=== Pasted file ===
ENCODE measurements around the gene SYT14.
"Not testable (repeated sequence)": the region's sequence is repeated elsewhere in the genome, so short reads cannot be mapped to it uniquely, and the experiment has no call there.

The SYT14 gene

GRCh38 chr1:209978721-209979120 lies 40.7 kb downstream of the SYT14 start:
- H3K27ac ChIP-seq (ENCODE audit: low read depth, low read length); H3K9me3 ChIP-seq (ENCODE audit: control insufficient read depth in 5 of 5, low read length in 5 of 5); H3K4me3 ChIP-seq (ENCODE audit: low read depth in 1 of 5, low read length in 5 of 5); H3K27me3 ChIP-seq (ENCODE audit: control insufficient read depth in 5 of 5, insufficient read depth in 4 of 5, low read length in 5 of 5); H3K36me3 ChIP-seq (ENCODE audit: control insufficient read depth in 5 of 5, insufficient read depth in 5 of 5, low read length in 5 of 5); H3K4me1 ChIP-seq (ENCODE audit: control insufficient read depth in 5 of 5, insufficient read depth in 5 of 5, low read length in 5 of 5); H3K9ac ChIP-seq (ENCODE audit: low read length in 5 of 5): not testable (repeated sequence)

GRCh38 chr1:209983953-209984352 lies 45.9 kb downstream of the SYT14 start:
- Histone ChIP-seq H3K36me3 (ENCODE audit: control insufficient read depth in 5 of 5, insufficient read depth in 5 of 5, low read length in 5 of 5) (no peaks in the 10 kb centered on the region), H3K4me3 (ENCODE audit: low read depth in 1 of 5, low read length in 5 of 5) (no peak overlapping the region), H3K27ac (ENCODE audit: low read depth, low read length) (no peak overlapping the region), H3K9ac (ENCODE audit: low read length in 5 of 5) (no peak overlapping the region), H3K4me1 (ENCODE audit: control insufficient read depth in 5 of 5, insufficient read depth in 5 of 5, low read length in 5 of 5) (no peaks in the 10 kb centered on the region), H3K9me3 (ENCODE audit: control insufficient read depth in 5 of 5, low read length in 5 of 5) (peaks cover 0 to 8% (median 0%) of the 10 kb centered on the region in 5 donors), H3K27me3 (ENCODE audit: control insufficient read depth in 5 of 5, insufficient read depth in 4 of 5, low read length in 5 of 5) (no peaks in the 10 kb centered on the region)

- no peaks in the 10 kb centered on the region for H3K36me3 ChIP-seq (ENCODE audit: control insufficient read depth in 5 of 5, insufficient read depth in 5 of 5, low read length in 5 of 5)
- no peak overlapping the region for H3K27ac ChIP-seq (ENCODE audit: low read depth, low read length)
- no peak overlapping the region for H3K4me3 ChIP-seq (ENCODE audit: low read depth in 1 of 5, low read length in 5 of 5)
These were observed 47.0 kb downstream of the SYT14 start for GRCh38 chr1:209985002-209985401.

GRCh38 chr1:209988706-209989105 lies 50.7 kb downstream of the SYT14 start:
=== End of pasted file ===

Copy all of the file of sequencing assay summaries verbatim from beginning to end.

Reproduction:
ENCODE measurements around the gene SYT14.
"Not testable (repeated sequence)": the region's sequence is repeated elsewhere in the genome, so short reads cannot be mapped to it uniquely, and the experiment has no call there.

The SYT14 gene

GRCh38 chr1:209978721-209979120 lies 40.7 kb downstream of the SYT14 start:
- H3K27ac ChIP-seq (ENCODE audit: low read depth, low read length); H3K9me3 ChIP-seq (ENCODE audit: control insufficient read depth in 5 of 5, low read length in 5 of 5); H3K4me3 ChIP-seq (ENCODE audit: low read depth in 1 of 5, low read length in 5 of 5); H3K27me3 ChIP-seq (ENCODE audit: control insufficient read depth in 5 of 5, insufficient read depth in 4 of 5, low read length in 5 of 5); H3K36me3 ChIP-seq (ENCODE audit: control insufficient read depth in 5 of 5, insufficient read depth in 5 of 5, low read length in 5 of 5); H3K4me1 ChIP-seq (ENCODE audit: control insufficient read depth in 5 of 5, insufficient read depth in 5 of 5, low read length in 5 of 5); H3K9ac ChIP-seq (ENCODE audit: low read length in 5 of 5): not testable (repeated sequence)

GRCh38 chr1:209983953-209984352 lies 45.9 kb downstream of the SYT14 start:
- Histone ChIP-seq H3K36me3 (ENCODE audit: control insufficient read depth in 5 of 5, insufficient read depth in 5 of 5, low read length in 5 of 5) (no peaks in the 10 kb centered on the region), H3K4me3 (ENCODE audit: low read depth in 1 of 5, low read length in 5 of 5) (no peak overlapping the region), H3K27ac (ENCODE audit: low read depth, low read length) (no peak overlapping the region), H3K9ac (ENCODE audit: low read length in 5 of 5) (no peak overlapping the region), H3K4me1 (ENCODE audit: control insufficient read depth in 5 of 5, insufficient read depth in 5 of 5, low read length in 5 of 5) (no peaks in the 10 kb centered on the region), H3K9me3 (ENCODE audit: control insufficient read depth in 5 of 5, low read length in 5 of 5) (peaks cover 0 to 8% (median 0%) of the 10 kb centered on the region in 5 donors), H3K27me3 (ENCODE audit: control insufficient read depth in 5 of 5, insufficient read depth in 4 of 5, low read length in 5 of 5) (no peaks in the 10 kb centered on the region)

- no peaks in the 10 kb centered on the region for H3K36me3 ChIP-seq (ENCODE audit: control insufficient read depth in 5 of 5, insufficient read depth in 5 of 5, low read length in 5 of 5)
- no peak overlapping the region for H3K27ac ChIP-seq (ENCODE audit: low read depth, low read length)
- no peak overlapping the region for H3K4me3 ChIP-seq (ENCODE audit: low read depth in 1 of 5, low read length in 5 of 5)
These were observed 47.0 kb downstream of the SYT14 start for GRCh38 chr1:209985002-209985401.

GRCh38 chr1:209988706-209989105 lies 50.7 kb downstream of the SYT14 start: